Centre for the Study of Existential Risk update

by Sean_o_h 31st Aug 20162 comments


Centre for the Study of Existential Risk Update: Summer 2016

Summary: Update on CSER’s progress over the last 12 months since it secured its grant funding in 2015. Focuses on our hires, activities, research community-building efforts, upcoming plans, and funding situation+priorities.


1. Operational

In the past year CSER’s mainly been focused on hiring, and getting projects set up. From September 2015 to August 2016, we’ve gone from 1 researcher to 8 with a couple more to come.

Our team now consists of Shahar Avin (currently working on a classification framework for global catastrophic risk scenarios), Yang Liu (decision theory for advanced AI), Bonnie Wintle (horizon-scanning for catastrophic risk), Catherine Rhodes (biorisk, biotech governance, and academic project management), Julius Weitzdorfer (law, governance, and catastrophic risk), Simon Beard (population ethics, future generations, and alternatives to cost-benefit analysis), Adrian Currie (extreme risk and the culture of science), as well as Huw Price and Seán Ó hÉigeartaigh. 

Tatsuya Amano, focusing on catastrophic environmental risk, starts in September, and we will be interviewing shortly for an administrator and a biorisk postdoc. We also hope to recruit for an academic project manager shortly, as we are heavily ops-constrained. We are also delighted to be forming a bigger family of undergrads, PhDs, postdocs, and senior staff from related departments who take part in our workshops, discussion groups, and occasionally attend outside workshops on our behalf. We’ve spun off one major side project, the AI-focused Centre for the Future of Intelligence, which launches in October and will work in partnership with CSER on AI safety/policy.


2. Overall early aims as a new Centre.

In addition to specific research, our overarching early aim has been to grow the community of scholars, industry partners, and policy partners focused on working to identify and mitigate global catastrophic and existential risks. This involves reaching out to form partnerships with relevant outside communities both with the aim of gaining insights from relevant areas of expertise, and also raising the level of knowledge and priority surrounding GCR and X-risk within these communities. We are also continuing trying to raise the reputability of X-risk concerns internationally.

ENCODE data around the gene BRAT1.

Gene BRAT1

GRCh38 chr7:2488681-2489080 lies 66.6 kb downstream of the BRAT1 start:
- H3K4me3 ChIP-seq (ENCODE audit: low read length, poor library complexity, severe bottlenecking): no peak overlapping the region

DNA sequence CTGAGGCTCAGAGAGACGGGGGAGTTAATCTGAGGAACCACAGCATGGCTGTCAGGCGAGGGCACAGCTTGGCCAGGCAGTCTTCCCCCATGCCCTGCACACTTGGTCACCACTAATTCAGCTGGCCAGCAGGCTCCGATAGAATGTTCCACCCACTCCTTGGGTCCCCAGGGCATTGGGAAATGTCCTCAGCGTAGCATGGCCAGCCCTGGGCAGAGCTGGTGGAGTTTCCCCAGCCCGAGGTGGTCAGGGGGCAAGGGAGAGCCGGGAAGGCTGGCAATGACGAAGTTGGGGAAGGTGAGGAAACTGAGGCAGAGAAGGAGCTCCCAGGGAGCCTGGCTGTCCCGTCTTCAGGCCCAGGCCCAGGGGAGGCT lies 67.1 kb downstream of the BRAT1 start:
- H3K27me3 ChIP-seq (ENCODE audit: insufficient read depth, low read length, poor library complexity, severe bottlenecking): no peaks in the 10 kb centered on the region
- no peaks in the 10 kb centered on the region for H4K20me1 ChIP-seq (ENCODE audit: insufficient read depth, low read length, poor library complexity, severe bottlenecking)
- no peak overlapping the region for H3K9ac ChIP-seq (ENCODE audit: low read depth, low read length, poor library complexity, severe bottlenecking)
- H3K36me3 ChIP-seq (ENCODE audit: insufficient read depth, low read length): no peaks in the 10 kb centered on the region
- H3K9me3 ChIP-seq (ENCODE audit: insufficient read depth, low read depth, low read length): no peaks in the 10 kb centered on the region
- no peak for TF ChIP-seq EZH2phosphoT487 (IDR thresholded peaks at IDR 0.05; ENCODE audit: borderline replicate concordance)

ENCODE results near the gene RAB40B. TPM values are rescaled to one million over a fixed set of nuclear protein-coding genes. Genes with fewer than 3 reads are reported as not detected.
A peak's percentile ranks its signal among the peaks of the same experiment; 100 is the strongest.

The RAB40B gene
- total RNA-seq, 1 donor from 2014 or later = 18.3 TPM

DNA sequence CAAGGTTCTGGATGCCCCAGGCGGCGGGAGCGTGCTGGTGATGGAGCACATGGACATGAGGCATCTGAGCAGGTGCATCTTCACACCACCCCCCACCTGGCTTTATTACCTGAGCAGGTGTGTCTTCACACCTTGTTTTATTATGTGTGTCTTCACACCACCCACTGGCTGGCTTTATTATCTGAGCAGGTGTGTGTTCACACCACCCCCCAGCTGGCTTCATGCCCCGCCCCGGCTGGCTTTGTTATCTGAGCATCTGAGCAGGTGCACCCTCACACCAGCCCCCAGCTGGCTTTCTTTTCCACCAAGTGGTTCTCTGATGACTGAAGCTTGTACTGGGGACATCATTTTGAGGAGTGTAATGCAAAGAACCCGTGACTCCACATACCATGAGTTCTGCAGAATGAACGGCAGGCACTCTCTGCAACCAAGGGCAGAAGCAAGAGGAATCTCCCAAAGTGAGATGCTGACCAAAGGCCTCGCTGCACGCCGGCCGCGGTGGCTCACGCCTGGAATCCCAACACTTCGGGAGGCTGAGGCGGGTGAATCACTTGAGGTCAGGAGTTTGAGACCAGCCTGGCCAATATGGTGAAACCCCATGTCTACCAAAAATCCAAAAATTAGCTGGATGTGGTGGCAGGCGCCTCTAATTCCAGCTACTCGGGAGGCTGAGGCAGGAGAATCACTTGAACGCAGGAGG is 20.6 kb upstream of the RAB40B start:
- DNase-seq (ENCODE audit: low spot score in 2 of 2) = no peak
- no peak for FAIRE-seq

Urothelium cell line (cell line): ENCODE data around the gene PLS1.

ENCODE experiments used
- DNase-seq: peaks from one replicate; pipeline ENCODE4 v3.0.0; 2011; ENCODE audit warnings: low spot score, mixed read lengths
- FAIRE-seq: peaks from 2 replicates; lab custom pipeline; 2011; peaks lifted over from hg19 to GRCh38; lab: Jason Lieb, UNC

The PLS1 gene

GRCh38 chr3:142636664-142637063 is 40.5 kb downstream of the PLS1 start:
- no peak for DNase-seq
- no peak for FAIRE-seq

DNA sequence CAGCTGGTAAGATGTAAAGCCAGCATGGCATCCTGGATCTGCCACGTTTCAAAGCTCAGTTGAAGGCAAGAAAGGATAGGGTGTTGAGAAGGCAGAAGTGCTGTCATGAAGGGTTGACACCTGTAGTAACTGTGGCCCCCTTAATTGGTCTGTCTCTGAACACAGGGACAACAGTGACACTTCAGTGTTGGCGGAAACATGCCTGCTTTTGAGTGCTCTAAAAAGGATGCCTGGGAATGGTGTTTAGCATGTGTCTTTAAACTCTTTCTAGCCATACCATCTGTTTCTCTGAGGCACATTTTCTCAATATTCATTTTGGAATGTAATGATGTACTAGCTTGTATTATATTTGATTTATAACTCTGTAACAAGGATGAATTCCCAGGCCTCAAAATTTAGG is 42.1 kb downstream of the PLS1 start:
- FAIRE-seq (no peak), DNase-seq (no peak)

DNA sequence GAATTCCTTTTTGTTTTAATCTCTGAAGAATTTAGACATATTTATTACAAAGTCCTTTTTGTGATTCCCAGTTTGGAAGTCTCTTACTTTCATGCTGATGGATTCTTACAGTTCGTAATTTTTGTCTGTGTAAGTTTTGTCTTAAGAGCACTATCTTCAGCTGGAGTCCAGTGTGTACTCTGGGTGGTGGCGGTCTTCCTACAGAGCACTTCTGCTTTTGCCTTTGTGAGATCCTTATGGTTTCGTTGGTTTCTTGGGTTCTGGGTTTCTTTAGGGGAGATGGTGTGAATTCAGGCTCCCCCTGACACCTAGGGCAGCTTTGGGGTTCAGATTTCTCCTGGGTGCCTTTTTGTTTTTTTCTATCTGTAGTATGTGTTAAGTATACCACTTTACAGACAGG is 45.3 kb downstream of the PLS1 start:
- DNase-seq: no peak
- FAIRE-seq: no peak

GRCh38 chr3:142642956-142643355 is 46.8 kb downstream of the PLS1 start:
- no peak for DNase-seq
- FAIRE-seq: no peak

3. Implementation of (2)

At Cambridge, this has taken the form of joint discussions, partnerships and collaborative projects with

  •  the Synthetic Biology Strategic Research Initiative (biorisk/biotech governance)
  • the Global Food Security Strategic Research Initiative (biorisk/agri risk/systemic risk)
  •  the Machine Learning Group (technical AI safety, AI impacts)
  •  the Centre for Science and Policy (policy engagement)
  • the Centre for Risk Studies (policy engagement)
  • the Conservation Research Initiative (environmental risk),
  • the Lauterpacht International Law Centre (international law/governance and GCR),
  • the Dept of Politics and International Relations (governance)
  • plus the Cambridge Philosophy departments and climate science community.

We have also been engaging with Cambridge’s MIRIx group, EA societies (e.g. 80K Cambridge and a new Cambridge x-risk student society), and relevant student policy activities (e.g. Wilberforce Conference on AI Policy).

We have been inviting leading experts from these areas to give talks as part of our Blavatnik Public Lecture Series, as well as internal lectures. In the last year we have hosted academic visits and internal lectures/discussion groups with a range of experts including Victoria Krakovna (AI), Andy Parker (Geoengineering), Eric Drexler (AI), Craig Bakker (global food security), Silya Voeneky (law, human rights, and existential risk), John Sulston (biorisk, population and resource risk), Jaime Yassif (biosecurity and pandemic preparedness), Jan Leike (AI), and others.

Outside Cambridge we have been

  • Presenting, organising workshops at and attending major conferences and symposia in machine learning, synthetic biology, environmental risk, governance of emerging technologies (including e.g. the recent Whitehouse Future of AI series).
  • Establishing links with relevant departments in the UK Government
  • Initiating discussions with relevant departments at the United Nations (in partnership with FHI)
  • Collaborating with the Future of Humanity Institute and the Global Priorities Project on workshops and reports
  • Initiating and continuing discussions with industry partners in AI.


4. Upcoming recruitment

CSER is nearing the end of its current growth phase. We will recruit for an Academic Project Manager shortly. We may also recruit for a postdoc to work either on AI strategy and policy, or AI milestones and roadmapping, depending on whether we can identify a suitable candidate. We are open to adding other members to our team beyond this – for example, if

  • Exceptional researcher candidates, or senior scholars, come to our attention and funding can be obtained
  • High priority new research projects emerge that demand urgent attention
  • Exceptional candidates apply on external funding (e.g. we are currently supporting a Marie Curie Fellowship application for a nuclear disarmament project).

We remain interested in growing our domain expertise in relevant science/technology areas, and are particularly interested in candidates with strong domain expertise in AI, geoengineering, biorisk, nuclear risk, and scientific/technological foresight, and/or deep existing expertise in x-risk/GCR. However, CSER’s current grant funding is now committed, and its main focus will be on carrying out its research projects.